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Equity in education

Published: 
Sunday, July 8, 2018

Beneath every face are the latent faces of ancestors; beneath every character, their characters. All that we inherit—memes or units of cultural information transmitted from one generation to the next, DNA, as well as poverty or opulence—all play a vital role in expressions of our motivation and character.

We are unequal. So to increase equity, Shanghai uses efficient public financing and a balance between autonomy and accountability to manage its education system. A comprehensive evaluation of Shanghai’s schools was conducted using SABER—the World Bank’s global platform for benchmarking education systems. The evaluation was complemented with a detailed schools survey. The final report noted that Shanghai’s education system stands out as one of the strongest in the world because it translates smart education policies into excellent learning results.

SABER reported little difference in student performance across socio-economic strata in Shanghai. While a student from a poor family or community in the United States is more likely to fall behind academically than his or her peers, the same isn’t true of poor students in Shanghai.

In fact, the poorest ten per cent of students in Shanghai perform at a level in math that is on average 28 months ahead of the poorest ten per cent of students in the United States.

What’s more, the achievement gap between the lowest-and highest-performing students in Shanghai is smaller than the achievement gap in the US. To improve equity in Alberta, Canada, homeowners pay their property tax directly to the local government authority. The tax due is typically calculated by multiplying the assessed value of the property by the tax rate—commonly referred to as ‘mill rate’ and expressed as dollars of tax per $1,000 of assessed value.

In Alberta the education property tax supports all public and separate school students. The education property tax helps pay for basic instruction costs including teacher salaries, textbooks, and other classroom resources.

The education property tax is pooled into the Alberta School Foundation Fund (ASFF) and then disbursed to all public and separate school boards on an equal per-student rate. This education property tax provides Alberta’s education system with a stable and sustainable stream of revenue.

The pooling of education property tax in the Alberta School Foundation Fund (ASFF) guarantees that students receive a prodigious education regardless of where they reside.

The Constitution of Canada guarantees Protestant and Roman Catholic minority rights to a separate education system. In communities with separate school jurisdictions, property owners declare their religious affiliation, either Protestant or Roman Catholic, permitting their education property tax dollars to be directed to those separate school jurisdictions.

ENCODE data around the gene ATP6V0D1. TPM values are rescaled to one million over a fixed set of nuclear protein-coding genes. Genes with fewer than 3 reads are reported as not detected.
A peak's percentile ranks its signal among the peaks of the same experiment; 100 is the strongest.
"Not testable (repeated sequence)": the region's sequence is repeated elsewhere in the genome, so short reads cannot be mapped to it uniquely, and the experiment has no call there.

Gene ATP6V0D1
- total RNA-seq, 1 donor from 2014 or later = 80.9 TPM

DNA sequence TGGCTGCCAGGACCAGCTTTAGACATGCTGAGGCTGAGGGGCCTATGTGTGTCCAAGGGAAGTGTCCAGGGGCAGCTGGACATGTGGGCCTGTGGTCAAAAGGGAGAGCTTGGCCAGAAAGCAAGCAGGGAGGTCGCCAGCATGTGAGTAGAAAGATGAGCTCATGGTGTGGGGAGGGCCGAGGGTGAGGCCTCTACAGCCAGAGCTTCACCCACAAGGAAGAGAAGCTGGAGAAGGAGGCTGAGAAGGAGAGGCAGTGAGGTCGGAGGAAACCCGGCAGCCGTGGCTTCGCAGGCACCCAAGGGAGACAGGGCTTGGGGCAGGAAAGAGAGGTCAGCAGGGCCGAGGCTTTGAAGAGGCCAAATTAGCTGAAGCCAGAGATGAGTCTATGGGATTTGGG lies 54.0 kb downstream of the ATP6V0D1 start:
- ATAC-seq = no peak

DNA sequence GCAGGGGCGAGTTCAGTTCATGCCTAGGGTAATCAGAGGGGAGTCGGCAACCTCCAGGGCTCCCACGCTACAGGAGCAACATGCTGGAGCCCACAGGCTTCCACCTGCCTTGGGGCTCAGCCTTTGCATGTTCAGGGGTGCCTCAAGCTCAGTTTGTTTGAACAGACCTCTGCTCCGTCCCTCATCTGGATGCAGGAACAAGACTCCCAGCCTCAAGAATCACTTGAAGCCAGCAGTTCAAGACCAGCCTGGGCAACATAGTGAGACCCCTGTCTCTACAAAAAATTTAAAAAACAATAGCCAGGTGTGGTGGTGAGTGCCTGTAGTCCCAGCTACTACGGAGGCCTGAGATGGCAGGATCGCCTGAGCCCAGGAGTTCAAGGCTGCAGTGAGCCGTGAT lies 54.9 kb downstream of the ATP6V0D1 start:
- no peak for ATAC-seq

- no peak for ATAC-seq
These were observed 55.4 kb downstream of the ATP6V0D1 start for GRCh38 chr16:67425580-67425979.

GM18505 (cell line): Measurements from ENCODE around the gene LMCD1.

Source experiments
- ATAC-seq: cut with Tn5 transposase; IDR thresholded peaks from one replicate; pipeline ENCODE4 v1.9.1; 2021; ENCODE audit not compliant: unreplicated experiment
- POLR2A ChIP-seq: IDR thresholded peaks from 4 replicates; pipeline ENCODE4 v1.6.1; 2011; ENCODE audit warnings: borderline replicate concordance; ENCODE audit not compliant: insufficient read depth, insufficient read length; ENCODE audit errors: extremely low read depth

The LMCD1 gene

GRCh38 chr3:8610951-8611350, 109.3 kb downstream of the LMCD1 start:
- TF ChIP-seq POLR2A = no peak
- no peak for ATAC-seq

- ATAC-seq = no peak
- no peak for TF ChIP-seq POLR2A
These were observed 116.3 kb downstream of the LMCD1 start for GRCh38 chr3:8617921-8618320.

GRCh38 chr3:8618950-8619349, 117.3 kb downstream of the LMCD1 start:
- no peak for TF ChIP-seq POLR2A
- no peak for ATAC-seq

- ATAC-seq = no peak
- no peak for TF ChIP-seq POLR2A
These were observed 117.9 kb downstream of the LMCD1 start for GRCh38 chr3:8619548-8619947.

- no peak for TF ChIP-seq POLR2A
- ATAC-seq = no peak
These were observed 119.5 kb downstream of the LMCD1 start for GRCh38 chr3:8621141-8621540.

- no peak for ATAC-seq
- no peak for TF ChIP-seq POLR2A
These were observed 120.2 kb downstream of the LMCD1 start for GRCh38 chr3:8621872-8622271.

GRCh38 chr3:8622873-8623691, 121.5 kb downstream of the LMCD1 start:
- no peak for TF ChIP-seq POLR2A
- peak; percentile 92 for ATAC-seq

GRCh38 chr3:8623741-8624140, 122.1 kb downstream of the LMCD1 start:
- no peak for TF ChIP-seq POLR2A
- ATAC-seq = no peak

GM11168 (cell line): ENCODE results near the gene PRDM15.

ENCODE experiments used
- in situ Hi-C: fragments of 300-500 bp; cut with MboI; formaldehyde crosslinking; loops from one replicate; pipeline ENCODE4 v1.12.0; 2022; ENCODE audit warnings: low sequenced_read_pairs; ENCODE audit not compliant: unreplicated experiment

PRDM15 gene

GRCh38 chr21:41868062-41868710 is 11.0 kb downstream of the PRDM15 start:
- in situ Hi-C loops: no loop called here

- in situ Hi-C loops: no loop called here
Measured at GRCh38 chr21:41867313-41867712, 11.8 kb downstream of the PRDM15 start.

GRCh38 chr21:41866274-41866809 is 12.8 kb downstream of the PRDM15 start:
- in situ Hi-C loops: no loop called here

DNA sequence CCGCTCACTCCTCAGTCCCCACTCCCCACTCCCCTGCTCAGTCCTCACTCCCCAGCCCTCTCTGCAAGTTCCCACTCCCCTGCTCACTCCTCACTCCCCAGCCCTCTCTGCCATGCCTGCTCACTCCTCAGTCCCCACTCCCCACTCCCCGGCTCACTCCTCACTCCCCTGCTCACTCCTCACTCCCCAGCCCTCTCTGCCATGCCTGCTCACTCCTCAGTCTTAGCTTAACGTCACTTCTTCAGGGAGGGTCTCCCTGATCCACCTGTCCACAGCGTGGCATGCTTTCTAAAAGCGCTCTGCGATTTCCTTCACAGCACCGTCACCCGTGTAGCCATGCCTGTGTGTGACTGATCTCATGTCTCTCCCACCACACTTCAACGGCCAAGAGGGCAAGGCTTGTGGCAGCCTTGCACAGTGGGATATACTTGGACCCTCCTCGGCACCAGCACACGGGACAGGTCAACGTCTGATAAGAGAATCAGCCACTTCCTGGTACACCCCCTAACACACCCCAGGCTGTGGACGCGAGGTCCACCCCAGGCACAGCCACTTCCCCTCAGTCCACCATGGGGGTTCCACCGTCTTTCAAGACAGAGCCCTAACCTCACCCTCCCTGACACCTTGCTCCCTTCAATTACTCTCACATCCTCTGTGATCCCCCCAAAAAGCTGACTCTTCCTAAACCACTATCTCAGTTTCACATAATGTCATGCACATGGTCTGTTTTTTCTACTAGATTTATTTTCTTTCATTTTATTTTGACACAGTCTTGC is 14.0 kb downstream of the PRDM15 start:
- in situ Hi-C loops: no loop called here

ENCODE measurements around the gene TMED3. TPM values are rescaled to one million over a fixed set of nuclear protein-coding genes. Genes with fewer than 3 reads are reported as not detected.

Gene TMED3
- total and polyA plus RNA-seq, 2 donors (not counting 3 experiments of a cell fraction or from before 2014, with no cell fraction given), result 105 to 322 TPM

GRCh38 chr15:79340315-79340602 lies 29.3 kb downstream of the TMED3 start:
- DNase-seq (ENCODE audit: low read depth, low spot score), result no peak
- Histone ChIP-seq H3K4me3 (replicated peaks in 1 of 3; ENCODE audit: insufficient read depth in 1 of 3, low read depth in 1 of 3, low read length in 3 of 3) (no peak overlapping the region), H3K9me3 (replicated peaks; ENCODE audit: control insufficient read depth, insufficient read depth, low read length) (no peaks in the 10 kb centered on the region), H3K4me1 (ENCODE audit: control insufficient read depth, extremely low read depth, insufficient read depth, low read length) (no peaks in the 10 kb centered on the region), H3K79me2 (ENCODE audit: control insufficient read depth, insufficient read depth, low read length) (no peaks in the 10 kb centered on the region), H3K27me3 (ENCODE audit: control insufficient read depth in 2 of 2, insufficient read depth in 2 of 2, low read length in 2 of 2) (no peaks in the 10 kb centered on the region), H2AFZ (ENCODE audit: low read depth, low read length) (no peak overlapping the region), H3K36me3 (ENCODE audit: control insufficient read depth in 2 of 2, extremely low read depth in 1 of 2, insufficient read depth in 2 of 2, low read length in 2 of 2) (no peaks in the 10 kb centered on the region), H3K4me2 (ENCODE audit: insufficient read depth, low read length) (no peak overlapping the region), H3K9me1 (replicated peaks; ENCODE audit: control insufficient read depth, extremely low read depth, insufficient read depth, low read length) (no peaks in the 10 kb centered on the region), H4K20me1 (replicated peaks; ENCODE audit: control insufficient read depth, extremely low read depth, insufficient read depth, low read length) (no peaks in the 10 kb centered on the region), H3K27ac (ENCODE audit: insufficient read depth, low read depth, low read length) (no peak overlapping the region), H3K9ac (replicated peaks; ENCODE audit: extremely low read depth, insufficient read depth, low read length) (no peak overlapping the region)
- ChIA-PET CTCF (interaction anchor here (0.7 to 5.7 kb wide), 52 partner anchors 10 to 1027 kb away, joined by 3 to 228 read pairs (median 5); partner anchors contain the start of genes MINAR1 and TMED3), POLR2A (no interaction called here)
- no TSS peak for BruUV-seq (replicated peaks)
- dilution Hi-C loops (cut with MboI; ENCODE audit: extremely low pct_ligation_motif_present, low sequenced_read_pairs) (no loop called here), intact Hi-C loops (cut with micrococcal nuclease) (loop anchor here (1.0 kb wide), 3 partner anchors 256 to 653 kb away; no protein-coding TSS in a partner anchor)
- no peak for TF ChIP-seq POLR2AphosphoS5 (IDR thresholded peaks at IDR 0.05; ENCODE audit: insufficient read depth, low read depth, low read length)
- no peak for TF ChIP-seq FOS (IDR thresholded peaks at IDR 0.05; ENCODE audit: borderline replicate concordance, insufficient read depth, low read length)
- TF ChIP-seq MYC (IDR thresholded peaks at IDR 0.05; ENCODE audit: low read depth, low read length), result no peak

In California, property taxes provide the funding for about 30 per cent of the state’s K-12 budget. In California, there are two types of school districts for funding purposes. Basic aid school districts can raise their own revenues, usually via property taxes well beyond the state-guaranteed funding levels, while state-aid school districts, which make up about 90 per cent of districts across the State don’t have access to wealthy property owners and property taxes and thus rely on state aid.

Fully embracing school choice by eliminating its reliance on local revenues would help California improve educational outcomes. California’s Local Control Funding Formula, signed into law in 2013 has made progress in increasing both funding equity and transparency in the State’s school districts. But to modernize the school finance system and fully transition from district-centred to student-centred funding, the State hopes to abolish the antiquated link between property taxes and a child’s education.

This appears to be a lofty goal but such a shift currently has traction in Pennsylvania where there’s a bipartisan proposal to eliminate property tax revenue from the education funding formula and replace lost revenues with reformed state-level sales and income taxes. That plan has broad support.

Democrats like that it provides the foundation to create a truly equitable education funding system. Republicans view it as a way toward maximizing parental autonomy since local revenues often get in the way of funding school choice programmes such as charters and education savings accounts.

The concept of backpack funding, where per pupil student funding follows the student to whichever school they choose to attend, is designed, in part, to give low-income students the chance to escape failing schools and delinquent teachers.

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